went with jinwoo yesterday to meet my advising professor and his wife (she was also a professor) for the first time in a couple months. come to think about it, i might see him more regularly now that i’ve graduated than i did when i was writing my thesis. anyways, this is a wedding present we got from them. traditional korean wedding ducks… you might remember we had them on our wedding invitations. so pretty, right?
Portraits in the series, “Guardians of Dahomeyan Deities from Benin to Maranhão [Brazil]” (“Zeladores de Voduns do Benin ao Maranhão”) by Márcio Vasconcelos, 2009-2011. In order from the top: ”Pai Euclides,” “Curador,” “Mãe Elzita,” “Mundica Estrela,” “Irene Moreira,” and an unidentified practitioner. Voduns are spirits of Fon origin venerated in the Brazilian religious formations Tambor da Mina and Jeje Candomblé.
Ethnographer and historian Kelly E. Hayes defines a key term:
Zelador means “caretaker” or “custodian” and typically refers to the caretaker of a building or residence…Spirits are conceptualized as members of one’s family, and like family members, the labor required to maintain harmonious relationships with them involves activities of remembering, caring, feeding, and feting. These activities ensure the continual flow of axé, vital energy or life force, necessary for the well-being of both humans and spirits.
Laila al-Shawa, who founded Palestine’s first cultural and artistic center, has a strong bond with her country and her Palestinian identity which is evident in all her work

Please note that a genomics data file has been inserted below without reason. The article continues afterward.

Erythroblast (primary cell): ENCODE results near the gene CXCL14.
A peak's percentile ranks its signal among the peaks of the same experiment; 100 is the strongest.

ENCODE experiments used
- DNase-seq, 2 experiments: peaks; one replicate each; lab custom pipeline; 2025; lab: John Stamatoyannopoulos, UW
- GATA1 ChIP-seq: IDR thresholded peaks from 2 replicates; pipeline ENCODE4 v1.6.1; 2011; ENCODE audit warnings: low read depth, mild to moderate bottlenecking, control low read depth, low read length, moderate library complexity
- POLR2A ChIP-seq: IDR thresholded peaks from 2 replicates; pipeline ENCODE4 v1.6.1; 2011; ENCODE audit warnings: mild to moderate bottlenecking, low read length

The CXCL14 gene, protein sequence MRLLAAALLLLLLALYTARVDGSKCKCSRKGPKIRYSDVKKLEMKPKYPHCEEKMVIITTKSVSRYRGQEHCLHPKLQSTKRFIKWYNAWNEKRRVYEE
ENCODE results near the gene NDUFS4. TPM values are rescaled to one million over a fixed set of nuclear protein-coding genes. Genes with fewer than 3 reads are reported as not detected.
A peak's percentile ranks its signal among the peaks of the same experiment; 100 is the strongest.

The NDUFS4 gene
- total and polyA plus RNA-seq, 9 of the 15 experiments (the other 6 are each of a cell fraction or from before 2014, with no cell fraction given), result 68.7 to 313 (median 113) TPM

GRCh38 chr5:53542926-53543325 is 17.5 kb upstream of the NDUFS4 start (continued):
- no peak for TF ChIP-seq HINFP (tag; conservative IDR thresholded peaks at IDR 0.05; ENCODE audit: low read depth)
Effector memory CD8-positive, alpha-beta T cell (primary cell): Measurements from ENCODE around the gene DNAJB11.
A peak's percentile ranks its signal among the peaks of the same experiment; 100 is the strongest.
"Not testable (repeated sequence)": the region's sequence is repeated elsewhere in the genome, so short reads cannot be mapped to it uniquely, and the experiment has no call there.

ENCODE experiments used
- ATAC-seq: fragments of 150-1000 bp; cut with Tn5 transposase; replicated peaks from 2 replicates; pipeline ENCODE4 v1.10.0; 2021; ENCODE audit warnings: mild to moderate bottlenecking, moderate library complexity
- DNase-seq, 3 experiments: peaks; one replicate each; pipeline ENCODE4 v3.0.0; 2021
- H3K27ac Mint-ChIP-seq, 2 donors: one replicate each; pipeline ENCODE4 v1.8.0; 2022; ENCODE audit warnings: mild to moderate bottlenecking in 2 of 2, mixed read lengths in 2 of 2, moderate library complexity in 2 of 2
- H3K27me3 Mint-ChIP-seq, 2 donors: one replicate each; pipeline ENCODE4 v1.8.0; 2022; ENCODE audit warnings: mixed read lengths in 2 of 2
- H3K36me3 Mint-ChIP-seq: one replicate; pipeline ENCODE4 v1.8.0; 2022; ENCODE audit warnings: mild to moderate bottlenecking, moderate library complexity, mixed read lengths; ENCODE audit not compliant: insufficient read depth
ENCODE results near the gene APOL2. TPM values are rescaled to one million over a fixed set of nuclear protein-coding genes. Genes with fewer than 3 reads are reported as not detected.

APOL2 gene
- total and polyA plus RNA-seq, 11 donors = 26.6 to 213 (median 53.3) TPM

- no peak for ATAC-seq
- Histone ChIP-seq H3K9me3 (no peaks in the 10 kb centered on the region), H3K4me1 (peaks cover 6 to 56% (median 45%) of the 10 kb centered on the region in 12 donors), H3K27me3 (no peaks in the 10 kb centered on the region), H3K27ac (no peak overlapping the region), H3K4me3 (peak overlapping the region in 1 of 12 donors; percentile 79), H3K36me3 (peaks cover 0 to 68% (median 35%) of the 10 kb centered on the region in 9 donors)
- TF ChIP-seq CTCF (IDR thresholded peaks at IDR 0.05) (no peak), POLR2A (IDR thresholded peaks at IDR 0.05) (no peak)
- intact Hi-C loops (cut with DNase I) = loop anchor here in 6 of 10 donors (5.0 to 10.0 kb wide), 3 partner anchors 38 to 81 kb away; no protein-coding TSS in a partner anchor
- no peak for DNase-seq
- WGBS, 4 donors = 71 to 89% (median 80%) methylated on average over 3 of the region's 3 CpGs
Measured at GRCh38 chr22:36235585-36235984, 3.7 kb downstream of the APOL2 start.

As terms like womanism, intersectionality, and women of color enter the mainstream, it is important to remember that they do not exist in a vacuum. They were created by Black women to address the ways in which we feel excluded from mainstream feminism. Kimberle Crenshaw, Patricia Hill Collins, Loretta Ross, Audre Lorde, and bell hooks are more than names to pluck convenient quotes from when it suits you. They are Black feminists, and they are part of a long tradition that can be traced back to Ida B. Wells-Barnett and beyond. So when your idea of feminism in 2013 harkens back to the racist, sexist rhetoric thrown at Wells-Barnett by Susan B. Anthony and Frances Willard, then what kind of movement are you trying to build? If your definition of feminism is rooted in Mammy myths, what can be built with you? Are you fighting for equality for all, or your right to be equal in oppressing Black women?
Dear British Museum, Musée du Louvre, and Pergamon Museum, please return my heritage.
Berlin, Germany 2013
Photo: Zeidon Alkinani
Not to mention The Metropolitan Museum of Art, Museum of Natural History, etc.